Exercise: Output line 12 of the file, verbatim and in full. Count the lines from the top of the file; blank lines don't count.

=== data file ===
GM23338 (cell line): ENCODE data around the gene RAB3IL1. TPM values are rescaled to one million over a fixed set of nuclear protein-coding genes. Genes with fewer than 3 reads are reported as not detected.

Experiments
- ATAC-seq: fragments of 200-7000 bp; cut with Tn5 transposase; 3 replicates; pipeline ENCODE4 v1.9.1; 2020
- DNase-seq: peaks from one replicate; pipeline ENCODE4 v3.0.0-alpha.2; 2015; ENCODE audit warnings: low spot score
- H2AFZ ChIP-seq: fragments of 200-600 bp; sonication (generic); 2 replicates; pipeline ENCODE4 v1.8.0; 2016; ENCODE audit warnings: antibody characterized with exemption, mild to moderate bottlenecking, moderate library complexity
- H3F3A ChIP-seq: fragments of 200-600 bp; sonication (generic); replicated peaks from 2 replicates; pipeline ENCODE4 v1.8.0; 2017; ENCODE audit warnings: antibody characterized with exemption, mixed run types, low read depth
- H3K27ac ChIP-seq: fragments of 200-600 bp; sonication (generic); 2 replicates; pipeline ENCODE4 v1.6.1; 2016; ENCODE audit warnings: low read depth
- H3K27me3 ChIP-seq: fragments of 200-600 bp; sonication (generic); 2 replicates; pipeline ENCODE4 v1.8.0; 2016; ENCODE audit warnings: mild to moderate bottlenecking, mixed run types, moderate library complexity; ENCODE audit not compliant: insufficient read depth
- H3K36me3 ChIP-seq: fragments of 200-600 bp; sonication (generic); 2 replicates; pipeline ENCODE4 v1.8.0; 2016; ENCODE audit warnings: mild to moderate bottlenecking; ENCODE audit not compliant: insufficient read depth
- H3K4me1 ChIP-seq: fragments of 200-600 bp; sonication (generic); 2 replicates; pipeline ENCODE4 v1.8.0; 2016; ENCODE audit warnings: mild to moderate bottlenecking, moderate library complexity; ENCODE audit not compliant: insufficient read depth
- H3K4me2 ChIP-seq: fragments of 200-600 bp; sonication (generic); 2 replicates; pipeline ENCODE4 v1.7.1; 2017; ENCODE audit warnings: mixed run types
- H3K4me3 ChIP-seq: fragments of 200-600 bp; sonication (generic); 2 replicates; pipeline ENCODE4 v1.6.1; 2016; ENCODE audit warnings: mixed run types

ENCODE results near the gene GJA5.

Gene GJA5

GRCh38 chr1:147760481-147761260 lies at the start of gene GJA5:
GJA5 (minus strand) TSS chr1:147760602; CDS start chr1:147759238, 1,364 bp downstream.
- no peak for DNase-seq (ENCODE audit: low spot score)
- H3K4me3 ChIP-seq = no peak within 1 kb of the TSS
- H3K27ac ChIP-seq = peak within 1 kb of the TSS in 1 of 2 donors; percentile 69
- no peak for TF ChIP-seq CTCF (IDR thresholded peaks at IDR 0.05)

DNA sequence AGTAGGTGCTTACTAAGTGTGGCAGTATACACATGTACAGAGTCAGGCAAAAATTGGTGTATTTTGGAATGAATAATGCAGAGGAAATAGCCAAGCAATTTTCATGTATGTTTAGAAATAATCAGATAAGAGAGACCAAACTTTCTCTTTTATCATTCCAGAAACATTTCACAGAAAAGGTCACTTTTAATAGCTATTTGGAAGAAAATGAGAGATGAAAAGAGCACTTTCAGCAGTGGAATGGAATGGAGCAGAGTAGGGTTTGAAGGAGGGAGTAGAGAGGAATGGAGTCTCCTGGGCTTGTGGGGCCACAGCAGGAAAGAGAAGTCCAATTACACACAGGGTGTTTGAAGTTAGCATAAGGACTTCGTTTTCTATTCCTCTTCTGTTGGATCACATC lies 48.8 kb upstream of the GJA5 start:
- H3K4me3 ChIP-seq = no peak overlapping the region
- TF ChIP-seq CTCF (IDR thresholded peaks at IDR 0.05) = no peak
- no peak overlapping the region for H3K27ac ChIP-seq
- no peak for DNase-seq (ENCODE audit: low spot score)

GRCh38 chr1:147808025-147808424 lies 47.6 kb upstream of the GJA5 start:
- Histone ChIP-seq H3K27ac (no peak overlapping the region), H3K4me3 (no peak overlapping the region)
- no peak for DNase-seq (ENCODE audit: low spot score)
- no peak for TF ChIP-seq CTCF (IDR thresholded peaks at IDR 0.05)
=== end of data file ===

- H3K4me3 ChIP-seq: fragments of 200-600 bp; sonication (generic); 2 replicates; pipeline ENCODE4 v1.6.1; 2016; ENCODE audit warnings: mixed run types